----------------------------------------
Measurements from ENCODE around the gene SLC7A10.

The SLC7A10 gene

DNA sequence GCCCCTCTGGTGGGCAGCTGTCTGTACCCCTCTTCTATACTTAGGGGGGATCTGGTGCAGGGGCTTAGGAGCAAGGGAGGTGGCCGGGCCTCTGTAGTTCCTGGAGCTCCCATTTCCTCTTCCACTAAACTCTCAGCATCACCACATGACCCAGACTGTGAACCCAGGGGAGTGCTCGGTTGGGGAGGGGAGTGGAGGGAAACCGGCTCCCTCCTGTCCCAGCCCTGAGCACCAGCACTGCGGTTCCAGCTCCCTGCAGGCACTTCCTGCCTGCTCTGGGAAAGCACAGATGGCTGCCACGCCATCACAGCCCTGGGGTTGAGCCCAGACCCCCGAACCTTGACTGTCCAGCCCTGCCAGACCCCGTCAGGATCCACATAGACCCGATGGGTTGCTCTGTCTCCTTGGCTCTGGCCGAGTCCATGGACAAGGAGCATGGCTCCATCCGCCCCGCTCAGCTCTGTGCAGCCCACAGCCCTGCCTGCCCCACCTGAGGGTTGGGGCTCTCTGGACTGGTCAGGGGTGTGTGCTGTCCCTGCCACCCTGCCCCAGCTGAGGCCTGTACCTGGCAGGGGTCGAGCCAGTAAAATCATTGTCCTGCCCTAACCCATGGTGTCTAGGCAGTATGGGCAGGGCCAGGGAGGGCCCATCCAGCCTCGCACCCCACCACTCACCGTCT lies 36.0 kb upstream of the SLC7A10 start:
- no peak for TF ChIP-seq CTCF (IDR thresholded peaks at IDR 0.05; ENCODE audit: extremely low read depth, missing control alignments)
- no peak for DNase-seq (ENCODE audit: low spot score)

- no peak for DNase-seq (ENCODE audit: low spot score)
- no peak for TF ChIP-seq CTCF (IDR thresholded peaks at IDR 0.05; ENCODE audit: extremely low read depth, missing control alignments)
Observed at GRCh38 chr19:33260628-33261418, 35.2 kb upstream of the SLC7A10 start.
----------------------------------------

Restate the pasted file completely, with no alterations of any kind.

Measurements from ENCODE around the gene SLC7A10.

The SLC7A10 gene

DNA sequence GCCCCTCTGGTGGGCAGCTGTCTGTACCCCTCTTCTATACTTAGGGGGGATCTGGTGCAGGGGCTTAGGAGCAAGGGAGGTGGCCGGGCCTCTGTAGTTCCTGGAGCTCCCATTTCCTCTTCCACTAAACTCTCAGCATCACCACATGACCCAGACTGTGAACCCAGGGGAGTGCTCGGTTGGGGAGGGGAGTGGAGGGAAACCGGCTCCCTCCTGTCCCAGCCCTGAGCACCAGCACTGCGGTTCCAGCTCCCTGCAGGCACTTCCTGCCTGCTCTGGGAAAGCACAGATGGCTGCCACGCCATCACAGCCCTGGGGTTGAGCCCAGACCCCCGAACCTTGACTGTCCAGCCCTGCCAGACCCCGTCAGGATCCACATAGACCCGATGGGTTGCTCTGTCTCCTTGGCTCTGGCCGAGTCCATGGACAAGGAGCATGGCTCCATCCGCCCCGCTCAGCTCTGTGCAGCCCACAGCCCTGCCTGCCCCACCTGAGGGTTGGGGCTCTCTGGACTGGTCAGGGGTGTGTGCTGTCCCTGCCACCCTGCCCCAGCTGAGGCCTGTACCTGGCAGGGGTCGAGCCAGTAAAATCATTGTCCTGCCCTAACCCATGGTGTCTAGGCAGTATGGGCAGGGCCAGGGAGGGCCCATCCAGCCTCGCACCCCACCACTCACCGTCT lies 36.0 kb upstream of the SLC7A10 start:
- no peak for TF ChIP-seq CTCF (IDR thresholded peaks at IDR 0.05; ENCODE audit: extremely low read depth, missing control alignments)
- no peak for DNase-seq (ENCODE audit: low spot score)

- no peak for DNase-seq (ENCODE audit: low spot score)
- no peak for TF ChIP-seq CTCF (IDR thresholded peaks at IDR 0.05; ENCODE audit: extremely low read depth, missing control alignments)
Observed at GRCh38 chr19:33260628-33261418, 35.2 kb upstream of the SLC7A10 start.